#41 — Spider-Man 2 (Sam Raimi, 2004)
It’s hard to remember when surveying the release schedule these days, but there was a time when movies populated by superheroes, either adapted from comic books or originally created, weren’t especially common. By now, they’ve swelled to a huge subgenre of filmmaking, essentially taking over as the new action movie, the old model having pushed into the improbable to such a degree that the only way to reach a new level was to introduce costumes and superhuman abilities into the equation. While the ratio of solid works to appalling cash-ins is predictably tilted towards the crass (as it is for every category or subcategory of artistic creation you can conceive of) there have been some grand achievements, no matter how many cineastes preemptively decide that no cinematic art have its origins in the pages of a four-color fantasy. Bryan Singer’s X-Men films were infused with the dark moodiness of the outsider and Christopher Nolan’s Batman films fairly bristled with grim urban nihilism, every triumphant act creating a multitude of dire repercussions. These films largely adhere to their source material, but stand as their own creations. The original comic books are a toolbox, not particularly an inspiration.
Sam Raimi’s Spider-Man 2 is different. More than any other film of its ilk, it is a true and faithful product of the printed pages that are the original home for the characters it utilizes. Yes, it’s refracted through Raimi’s sensibility, and, yes, it plays fast and loose with some details that the most faithful fans can recite with authority. It also captures the feeling of being immersed in a splendidly rendered superhero comic: the sense of adventure, the brightened moral landscape, the exciting possibilities that come from colorful champions casually engaging in the impossible. Raimi does this with conviction, fearlessly bringing this amazing world to life. There is no apology for the spectacle, no couching of the heightened hope and drama built into the story. It is a film about a man who improbably shoots modified spider webbing out of his wrists that he can then use to swing above New York City streets like Tarzan pendulumming through the jungle. You either go for it wholeheartedly or find yourself doomed to failure. Raimi doesn’t make it realistic, but he makes it believable. And his readily apparent, endless enthusiasm makes him the truest believer of them all.
As the integer embedded in the title implies, this is Raimi’s second outing with the wall-crawler, and one of the most endearing aspects of the film is the way it corrects the flaws of the initial outing. Freed from the first film’s requirement of delivering an origin along with the action, Raimi is able to delve deeper. The villain–Doctor Octopus, possessor of spare metal tendril appendages–is more compelling, in part because Alfred Molina plays him with shrewd care, showing how dedication can be turned to in dastardly directions. Mary Jane Watson, the sprightly object of our hero’s affection, goes from bland and under-realized in Kirsten Dunst’s original performance to a bold, forthright woman, her confidence shadowed by a cool, gradual heartbreak. Even the first film’s much maligned moment of proud New Yorkers standing up for their friendly neighborhood Spider-Man fellow citizen thereby saving him from defeat gets an answer here as a similar gesture results is a far less triumphant outcome. Sequels are often accused of being pale imitations of the original. Here is a sequel that instead demonstrates that the filmmakers have learned from their mistakes, and entered the project with a dauntless drive to get it right.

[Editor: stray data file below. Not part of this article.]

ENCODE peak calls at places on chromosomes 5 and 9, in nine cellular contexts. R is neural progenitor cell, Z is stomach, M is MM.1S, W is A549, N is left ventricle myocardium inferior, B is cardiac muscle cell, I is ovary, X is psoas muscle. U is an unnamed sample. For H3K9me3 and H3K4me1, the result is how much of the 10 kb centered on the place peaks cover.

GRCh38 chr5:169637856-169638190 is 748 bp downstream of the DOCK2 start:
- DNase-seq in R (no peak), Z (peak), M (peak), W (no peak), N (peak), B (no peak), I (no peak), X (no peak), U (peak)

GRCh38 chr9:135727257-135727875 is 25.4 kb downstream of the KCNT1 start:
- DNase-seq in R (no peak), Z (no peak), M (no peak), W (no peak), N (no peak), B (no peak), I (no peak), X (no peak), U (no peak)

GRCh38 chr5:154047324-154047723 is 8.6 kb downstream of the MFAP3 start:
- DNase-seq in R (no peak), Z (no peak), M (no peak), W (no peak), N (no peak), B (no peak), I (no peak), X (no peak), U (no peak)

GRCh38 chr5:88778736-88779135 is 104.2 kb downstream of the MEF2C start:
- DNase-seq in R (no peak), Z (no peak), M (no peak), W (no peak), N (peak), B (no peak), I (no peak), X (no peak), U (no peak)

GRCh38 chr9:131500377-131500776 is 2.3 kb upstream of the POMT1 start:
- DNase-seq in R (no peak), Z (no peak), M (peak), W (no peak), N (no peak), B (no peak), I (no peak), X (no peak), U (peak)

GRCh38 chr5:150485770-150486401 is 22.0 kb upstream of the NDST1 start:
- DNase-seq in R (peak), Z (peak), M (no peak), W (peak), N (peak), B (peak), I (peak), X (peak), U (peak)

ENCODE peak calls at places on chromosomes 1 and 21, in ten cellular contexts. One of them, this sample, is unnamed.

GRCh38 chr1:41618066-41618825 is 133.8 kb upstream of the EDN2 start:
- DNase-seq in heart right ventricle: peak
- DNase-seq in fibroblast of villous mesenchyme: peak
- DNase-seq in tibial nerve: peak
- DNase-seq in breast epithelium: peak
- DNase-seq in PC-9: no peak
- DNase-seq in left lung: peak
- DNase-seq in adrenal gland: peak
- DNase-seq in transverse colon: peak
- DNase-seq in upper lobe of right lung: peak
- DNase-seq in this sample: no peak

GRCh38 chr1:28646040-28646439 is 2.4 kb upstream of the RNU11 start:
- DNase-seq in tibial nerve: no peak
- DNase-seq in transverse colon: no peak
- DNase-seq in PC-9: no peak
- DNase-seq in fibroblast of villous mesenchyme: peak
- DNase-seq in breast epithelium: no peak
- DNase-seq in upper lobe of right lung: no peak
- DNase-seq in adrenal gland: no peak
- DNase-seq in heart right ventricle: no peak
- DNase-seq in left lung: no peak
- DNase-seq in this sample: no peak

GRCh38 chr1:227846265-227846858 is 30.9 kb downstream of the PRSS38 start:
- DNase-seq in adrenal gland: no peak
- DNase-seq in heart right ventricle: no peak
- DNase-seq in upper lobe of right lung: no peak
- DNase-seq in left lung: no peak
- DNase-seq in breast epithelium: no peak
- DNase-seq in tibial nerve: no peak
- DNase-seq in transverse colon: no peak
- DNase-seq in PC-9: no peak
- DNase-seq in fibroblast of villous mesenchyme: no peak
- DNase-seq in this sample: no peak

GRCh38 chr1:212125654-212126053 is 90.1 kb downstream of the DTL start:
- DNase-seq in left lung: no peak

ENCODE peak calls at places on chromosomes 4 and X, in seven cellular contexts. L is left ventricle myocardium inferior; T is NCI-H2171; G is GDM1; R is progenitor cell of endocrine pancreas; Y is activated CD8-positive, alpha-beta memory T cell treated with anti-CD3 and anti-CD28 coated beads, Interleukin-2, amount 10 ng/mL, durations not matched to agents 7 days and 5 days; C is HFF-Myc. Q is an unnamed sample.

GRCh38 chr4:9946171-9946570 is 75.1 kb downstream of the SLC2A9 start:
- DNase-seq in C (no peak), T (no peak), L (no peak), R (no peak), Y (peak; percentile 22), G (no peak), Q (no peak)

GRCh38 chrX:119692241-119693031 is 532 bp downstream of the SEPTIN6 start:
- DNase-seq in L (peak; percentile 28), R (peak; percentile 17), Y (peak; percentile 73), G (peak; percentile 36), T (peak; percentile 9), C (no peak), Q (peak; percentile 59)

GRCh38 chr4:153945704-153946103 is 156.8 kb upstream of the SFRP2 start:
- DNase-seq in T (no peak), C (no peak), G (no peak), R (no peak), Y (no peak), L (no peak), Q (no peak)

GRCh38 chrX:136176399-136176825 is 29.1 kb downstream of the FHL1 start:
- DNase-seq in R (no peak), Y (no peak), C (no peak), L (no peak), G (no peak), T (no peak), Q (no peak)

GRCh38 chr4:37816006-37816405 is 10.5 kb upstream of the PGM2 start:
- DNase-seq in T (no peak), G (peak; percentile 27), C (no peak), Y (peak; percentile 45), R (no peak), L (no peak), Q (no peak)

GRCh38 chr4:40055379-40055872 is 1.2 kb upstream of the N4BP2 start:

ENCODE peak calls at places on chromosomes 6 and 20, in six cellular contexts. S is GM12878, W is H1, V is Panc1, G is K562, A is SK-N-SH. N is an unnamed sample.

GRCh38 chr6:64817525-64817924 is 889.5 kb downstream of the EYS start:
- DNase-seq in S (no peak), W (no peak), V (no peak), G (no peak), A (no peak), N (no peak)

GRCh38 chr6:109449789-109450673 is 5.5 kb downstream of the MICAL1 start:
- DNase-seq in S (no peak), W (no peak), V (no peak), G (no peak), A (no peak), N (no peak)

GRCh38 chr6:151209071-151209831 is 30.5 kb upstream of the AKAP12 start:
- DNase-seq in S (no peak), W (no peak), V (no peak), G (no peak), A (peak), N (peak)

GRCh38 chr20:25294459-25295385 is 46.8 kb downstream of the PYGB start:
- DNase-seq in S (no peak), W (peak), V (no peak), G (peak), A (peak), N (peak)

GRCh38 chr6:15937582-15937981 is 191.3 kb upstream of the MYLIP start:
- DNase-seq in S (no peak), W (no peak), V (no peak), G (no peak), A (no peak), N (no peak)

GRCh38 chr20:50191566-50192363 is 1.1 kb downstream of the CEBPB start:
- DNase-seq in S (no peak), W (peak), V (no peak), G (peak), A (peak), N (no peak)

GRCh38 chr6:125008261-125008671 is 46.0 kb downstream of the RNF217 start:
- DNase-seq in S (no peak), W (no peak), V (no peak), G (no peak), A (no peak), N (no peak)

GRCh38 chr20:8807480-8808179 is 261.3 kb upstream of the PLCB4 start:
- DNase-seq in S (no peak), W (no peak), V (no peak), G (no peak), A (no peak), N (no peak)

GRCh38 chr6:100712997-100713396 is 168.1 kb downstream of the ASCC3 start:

Spider-Man is arguably the most relatable of superheroes, given the grounded nature of Peter Parker, the young man who dons the webbed mask to risk his life for others. He is clumsy and awkward and, despite his enhanced strength and acute instincts, relatively helpless. He feels unable to pursue the woman he loves or tell the world about his sensational abilities. A portion of that film even makes that aspect literal as his powers drift away, leaving him sliding down walls and incapable of spinning his web. Tobey Maguire handles the portrayal perfectly. His Peter Parker never becomes merely mopey, but instead possesses an inherent decency that makes his heroism and aspirations towards it all the more moving. It’s just part of the strong currents of emotion that run through the film, enhancing all the action and trumping the impressively seamless special effects in impact. Watching Spider-Man zing across a Manhattan cityscape is thrilling, but not as much as the disarming “Go get ’em, tiger” that precedes it. There’s a lot of movie magic on display, but that’s the part that raises goosebumps.